Yesterday's six-hour state ceremony, attended by a host of world leaders, was led by Hassan's son, Sidi Mohammed, who was enthroned on Friday evening following his father's death. "He is our father. He is gone," cried one man in the crowd, his eyes fiery as he flung himself against the barricades only to be restrained by police. Around him crying people shook photographs and newspaper pictures of the man who been the Arab world's longest reigning monarch.
It was difficult to measure the nature of the mourning. There was genuine grief for a man who had led his country for 38 years through a series of crises and had gradually become a key player in the Arab world. But there was a feeling, too, that some people had come quite simply because of the occasion. Although some had to be pulled from the crowd, having fainted in the exertion of mourning, at times- with men women and children sprawled out on the grass beneath Rabat's shady trees - the funeral assumed the feel of a family day out.
The world leaders also managed to give it a dual purpose, using the opportunity to advance the Middle East peace process. The United States President, Bill Clinton, held a meeting with the new Israeli Prime Minister, Ehud Barak, and the Palestinian leader, Yasser Arafat - a meeting that a White House spokesman called "animated". Afterwards Mr Clinton held a private meeting with the Egyptian President, Hosni Mubarak. Then, in the first contact between the leaders of Israel and Algeria, Mr Barak met President Abdelaziz Bouteflika, who assured him that Algiers supported his Middle East peace moves.
Meanwhile, the people of Morocco had come in their hundreds of thousands - from sophisticated Casablanca to the medieval walled city of Fez. "People have come because they want to say goodbye," said Kadija Mousa, whose house was just a few yards from the route of the procession. "He has been all right and he has been the king for such a long time."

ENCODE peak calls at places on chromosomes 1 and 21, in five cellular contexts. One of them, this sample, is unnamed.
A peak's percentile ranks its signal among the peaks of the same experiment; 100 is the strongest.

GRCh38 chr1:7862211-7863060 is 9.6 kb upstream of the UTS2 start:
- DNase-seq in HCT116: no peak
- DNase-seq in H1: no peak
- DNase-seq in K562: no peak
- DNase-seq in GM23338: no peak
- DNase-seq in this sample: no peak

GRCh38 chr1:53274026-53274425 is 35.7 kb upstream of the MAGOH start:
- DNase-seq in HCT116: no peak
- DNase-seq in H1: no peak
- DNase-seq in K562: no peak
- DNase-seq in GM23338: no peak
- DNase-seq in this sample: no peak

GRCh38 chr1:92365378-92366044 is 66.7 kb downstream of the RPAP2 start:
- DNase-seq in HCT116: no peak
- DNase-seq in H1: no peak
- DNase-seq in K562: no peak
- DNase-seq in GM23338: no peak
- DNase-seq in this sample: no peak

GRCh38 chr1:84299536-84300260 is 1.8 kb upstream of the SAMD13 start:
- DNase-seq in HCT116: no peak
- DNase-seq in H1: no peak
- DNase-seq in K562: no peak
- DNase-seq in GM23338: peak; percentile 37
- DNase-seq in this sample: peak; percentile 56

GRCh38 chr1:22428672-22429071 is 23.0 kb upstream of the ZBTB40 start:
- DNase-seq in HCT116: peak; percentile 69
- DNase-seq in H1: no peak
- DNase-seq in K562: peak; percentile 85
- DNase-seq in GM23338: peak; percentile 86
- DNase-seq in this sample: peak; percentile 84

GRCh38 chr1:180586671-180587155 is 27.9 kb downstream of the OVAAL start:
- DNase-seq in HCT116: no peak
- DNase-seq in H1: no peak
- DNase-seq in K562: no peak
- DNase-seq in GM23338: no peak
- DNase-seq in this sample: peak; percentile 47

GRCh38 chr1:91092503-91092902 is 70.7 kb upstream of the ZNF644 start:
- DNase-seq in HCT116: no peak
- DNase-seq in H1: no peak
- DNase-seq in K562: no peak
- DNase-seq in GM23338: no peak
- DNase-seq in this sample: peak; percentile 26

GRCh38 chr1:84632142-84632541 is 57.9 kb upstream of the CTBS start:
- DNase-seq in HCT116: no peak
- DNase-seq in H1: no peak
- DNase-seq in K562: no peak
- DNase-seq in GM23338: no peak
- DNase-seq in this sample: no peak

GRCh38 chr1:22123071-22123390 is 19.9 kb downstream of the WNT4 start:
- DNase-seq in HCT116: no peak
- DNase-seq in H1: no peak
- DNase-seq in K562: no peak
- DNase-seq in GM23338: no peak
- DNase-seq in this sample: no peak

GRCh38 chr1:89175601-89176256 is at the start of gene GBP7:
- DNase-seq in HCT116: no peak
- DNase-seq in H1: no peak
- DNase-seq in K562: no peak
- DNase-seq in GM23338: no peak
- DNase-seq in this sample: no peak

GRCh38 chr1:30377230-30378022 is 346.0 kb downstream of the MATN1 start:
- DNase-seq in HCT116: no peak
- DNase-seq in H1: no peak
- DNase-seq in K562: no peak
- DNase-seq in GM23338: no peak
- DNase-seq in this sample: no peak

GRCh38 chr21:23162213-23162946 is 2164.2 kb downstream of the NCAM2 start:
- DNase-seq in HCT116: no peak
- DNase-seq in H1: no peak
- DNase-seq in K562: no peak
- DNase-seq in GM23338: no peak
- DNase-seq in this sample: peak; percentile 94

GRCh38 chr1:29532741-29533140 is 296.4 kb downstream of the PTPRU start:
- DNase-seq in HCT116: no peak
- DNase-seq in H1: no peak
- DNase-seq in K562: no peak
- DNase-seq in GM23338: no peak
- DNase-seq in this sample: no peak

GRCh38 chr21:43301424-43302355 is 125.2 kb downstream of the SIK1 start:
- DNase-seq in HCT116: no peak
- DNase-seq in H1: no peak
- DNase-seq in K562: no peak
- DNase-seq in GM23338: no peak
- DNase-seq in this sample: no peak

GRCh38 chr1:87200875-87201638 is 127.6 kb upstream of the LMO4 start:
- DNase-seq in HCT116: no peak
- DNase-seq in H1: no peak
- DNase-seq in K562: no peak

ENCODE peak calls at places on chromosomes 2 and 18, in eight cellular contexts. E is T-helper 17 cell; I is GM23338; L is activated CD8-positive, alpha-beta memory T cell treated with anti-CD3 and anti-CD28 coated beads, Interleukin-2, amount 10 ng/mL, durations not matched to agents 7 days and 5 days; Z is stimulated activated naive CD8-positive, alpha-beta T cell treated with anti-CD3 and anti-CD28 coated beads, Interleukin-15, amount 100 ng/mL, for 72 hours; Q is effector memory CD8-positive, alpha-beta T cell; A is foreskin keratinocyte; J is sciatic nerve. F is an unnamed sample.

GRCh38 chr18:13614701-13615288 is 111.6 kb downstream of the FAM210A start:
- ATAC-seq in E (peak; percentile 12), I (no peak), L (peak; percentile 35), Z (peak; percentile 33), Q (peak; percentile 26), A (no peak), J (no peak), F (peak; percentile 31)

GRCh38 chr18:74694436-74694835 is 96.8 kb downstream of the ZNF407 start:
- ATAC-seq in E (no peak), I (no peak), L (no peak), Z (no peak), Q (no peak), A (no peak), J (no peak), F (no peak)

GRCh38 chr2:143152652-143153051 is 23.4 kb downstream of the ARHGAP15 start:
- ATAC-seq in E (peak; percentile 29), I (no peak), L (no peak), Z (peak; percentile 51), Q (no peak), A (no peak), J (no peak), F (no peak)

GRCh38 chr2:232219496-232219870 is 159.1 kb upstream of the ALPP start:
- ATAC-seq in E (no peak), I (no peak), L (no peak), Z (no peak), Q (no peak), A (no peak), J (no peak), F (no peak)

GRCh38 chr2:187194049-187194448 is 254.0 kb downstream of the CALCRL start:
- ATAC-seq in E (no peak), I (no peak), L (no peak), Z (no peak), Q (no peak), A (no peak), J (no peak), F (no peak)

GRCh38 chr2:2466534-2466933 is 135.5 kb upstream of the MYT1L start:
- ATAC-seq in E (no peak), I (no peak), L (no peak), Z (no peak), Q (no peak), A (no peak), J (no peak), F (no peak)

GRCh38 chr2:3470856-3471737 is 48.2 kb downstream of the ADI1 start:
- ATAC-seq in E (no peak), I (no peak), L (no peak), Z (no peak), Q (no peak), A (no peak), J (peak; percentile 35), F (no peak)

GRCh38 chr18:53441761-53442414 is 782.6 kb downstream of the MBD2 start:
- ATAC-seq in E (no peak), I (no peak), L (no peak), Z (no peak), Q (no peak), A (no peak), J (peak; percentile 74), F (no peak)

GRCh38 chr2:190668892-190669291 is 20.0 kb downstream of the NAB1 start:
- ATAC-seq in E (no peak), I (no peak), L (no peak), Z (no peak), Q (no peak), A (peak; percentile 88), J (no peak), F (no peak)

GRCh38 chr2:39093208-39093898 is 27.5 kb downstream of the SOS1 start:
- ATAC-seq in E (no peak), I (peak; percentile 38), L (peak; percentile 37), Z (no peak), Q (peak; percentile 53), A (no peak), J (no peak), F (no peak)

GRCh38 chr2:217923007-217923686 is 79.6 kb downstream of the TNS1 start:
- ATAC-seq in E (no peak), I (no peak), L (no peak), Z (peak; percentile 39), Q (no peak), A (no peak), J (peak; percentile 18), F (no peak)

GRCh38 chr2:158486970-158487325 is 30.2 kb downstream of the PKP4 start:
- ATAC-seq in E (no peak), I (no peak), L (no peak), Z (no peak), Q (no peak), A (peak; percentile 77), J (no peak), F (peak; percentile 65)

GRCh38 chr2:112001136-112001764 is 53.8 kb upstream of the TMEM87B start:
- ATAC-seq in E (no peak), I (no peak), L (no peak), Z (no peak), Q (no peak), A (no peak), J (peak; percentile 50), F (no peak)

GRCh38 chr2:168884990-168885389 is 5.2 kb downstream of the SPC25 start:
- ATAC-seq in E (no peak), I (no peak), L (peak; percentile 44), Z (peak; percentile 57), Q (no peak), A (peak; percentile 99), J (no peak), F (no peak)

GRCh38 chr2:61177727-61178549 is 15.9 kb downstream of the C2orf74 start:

The funeral procession had begun at the royal palace, where King Hassan had lain since Friday, and where the world leaders had paid their respects. Britain was represented by Prince Charles and Robin Cook, the Foreign Secretary.
King Hassan's coffin, draped in a heavy green cloth embroidered with gold koranic inscriptions, was carried on a simple military truck and attended by a military guard in white uniforms. It was led by an empty carriage drawn by four white horses. Behind walked the world leaders, dark-suited beneath the North African sun. The cortege travelled two miles through the thronging streets, first heading slowly through the city's main boulevard, also named after King Hassan's father, before heading towards the green-roofed mausoleum.Here, in a private ceremony from which even the world leaders were excluded, King Hassan was buried next to his father.
People will remember yesterday's crowds and those who kept referring to King Hassan as "our father, the father of Morocco". But even in Rabat there were people who admitted it was not that simple. King Hassan made steps to improve democracy, installing an opposition politician as prime minister. But he was also criticised for human rights abuses and for the number of people who "disappeared".
On the streets of the capital, the cortege continued on its slow journey through the city - and the crowds kept screaming.Reuse content